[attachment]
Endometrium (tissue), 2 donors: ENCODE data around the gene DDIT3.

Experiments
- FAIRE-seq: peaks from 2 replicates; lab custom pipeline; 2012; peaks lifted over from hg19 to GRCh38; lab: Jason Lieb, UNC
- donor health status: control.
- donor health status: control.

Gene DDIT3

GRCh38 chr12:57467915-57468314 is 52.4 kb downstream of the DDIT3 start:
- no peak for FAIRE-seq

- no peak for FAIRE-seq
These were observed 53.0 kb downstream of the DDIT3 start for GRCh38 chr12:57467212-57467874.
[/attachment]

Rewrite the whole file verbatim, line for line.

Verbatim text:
Endometrium (tissue), 2 donors: ENCODE data around the gene DDIT3.

Experiments
- FAIRE-seq: peaks from 2 replicates; lab custom pipeline; 2012; peaks lifted over from hg19 to GRCh38; lab: Jason Lieb, UNC
- donor health status: control.
- donor health status: control.

Gene DDIT3

GRCh38 chr12:57467915-57468314 is 52.4 kb downstream of the DDIT3 start:
- no peak for FAIRE-seq

- no peak for FAIRE-seq
These were observed 53.0 kb downstream of the DDIT3 start for GRCh38 chr12:57467212-57467874.